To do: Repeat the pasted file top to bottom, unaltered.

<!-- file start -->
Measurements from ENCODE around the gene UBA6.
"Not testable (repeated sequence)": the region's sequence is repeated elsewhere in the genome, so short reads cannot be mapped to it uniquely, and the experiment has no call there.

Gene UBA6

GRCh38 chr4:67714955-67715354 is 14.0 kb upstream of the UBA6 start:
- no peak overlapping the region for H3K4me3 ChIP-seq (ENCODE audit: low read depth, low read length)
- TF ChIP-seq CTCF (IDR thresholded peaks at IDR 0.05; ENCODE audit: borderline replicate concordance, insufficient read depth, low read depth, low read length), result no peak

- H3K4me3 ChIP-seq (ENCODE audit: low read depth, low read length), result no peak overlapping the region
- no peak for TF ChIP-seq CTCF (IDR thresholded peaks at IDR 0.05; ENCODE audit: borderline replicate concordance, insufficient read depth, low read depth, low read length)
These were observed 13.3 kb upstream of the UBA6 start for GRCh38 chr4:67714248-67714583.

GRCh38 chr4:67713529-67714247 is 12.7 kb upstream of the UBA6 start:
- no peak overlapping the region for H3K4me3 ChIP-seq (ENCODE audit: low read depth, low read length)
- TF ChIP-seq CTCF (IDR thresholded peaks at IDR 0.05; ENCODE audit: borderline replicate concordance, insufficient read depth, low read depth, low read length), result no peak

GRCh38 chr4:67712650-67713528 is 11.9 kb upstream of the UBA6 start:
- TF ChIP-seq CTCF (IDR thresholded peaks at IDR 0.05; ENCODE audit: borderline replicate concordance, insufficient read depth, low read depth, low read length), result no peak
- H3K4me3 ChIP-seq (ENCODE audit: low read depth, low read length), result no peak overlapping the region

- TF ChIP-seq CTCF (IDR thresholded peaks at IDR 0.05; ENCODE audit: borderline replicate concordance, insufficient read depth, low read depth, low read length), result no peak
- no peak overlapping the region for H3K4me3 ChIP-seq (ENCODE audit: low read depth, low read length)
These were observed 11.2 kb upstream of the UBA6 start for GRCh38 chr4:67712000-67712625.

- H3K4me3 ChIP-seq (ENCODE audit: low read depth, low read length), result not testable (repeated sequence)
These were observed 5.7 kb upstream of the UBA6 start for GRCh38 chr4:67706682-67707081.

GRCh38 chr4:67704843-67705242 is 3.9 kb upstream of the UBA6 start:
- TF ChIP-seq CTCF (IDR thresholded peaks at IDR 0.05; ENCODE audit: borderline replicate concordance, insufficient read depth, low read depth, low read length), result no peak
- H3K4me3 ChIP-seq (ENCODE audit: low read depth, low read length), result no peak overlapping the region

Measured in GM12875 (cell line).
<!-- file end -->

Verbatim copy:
Measurements from ENCODE around the gene UBA6.
"Not testable (repeated sequence)": the region's sequence is repeated elsewhere in the genome, so short reads cannot be mapped to it uniquely, and the experiment has no call there.

Gene UBA6

GRCh38 chr4:67714955-67715354 is 14.0 kb upstream of the UBA6 start:
- no peak overlapping the region for H3K4me3 ChIP-seq (ENCODE audit: low read depth, low read length)
- TF ChIP-seq CTCF (IDR thresholded peaks at IDR 0.05; ENCODE audit: borderline replicate concordance, insufficient read depth, low read depth, low read length), result no peak

- H3K4me3 ChIP-seq (ENCODE audit: low read depth, low read length), result no peak overlapping the region
- no peak for TF ChIP-seq CTCF (IDR thresholded peaks at IDR 0.05; ENCODE audit: borderline replicate concordance, insufficient read depth, low read depth, low read length)
These were observed 13.3 kb upstream of the UBA6 start for GRCh38 chr4:67714248-67714583.

GRCh38 chr4:67713529-67714247 is 12.7 kb upstream of the UBA6 start:
- no peak overlapping the region for H3K4me3 ChIP-seq (ENCODE audit: low read depth, low read length)
- TF ChIP-seq CTCF (IDR thresholded peaks at IDR 0.05; ENCODE audit: borderline replicate concordance, insufficient read depth, low read depth, low read length), result no peak

GRCh38 chr4:67712650-67713528 is 11.9 kb upstream of the UBA6 start:
- TF ChIP-seq CTCF (IDR thresholded peaks at IDR 0.05; ENCODE audit: borderline replicate concordance, insufficient read depth, low read depth, low read length), result no peak
- H3K4me3 ChIP-seq (ENCODE audit: low read depth, low read length), result no peak overlapping the region

- TF ChIP-seq CTCF (IDR thresholded peaks at IDR 0.05; ENCODE audit: borderline replicate concordance, insufficient read depth, low read depth, low read length), result no peak
- no peak overlapping the region for H3K4me3 ChIP-seq (ENCODE audit: low read depth, low read length)
These were observed 11.2 kb upstream of the UBA6 start for GRCh38 chr4:67712000-67712625.

- H3K4me3 ChIP-seq (ENCODE audit: low read depth, low read length), result not testable (repeated sequence)
These were observed 5.7 kb upstream of the UBA6 start for GRCh38 chr4:67706682-67707081.

GRCh38 chr4:67704843-67705242 is 3.9 kb upstream of the UBA6 start:
- TF ChIP-seq CTCF (IDR thresholded peaks at IDR 0.05; ENCODE audit: borderline replicate concordance, insufficient read depth, low read depth, low read length), result no peak
- H3K4me3 ChIP-seq (ENCODE audit: low read depth, low read length), result no peak overlapping the region

Measured in GM12875 (cell line).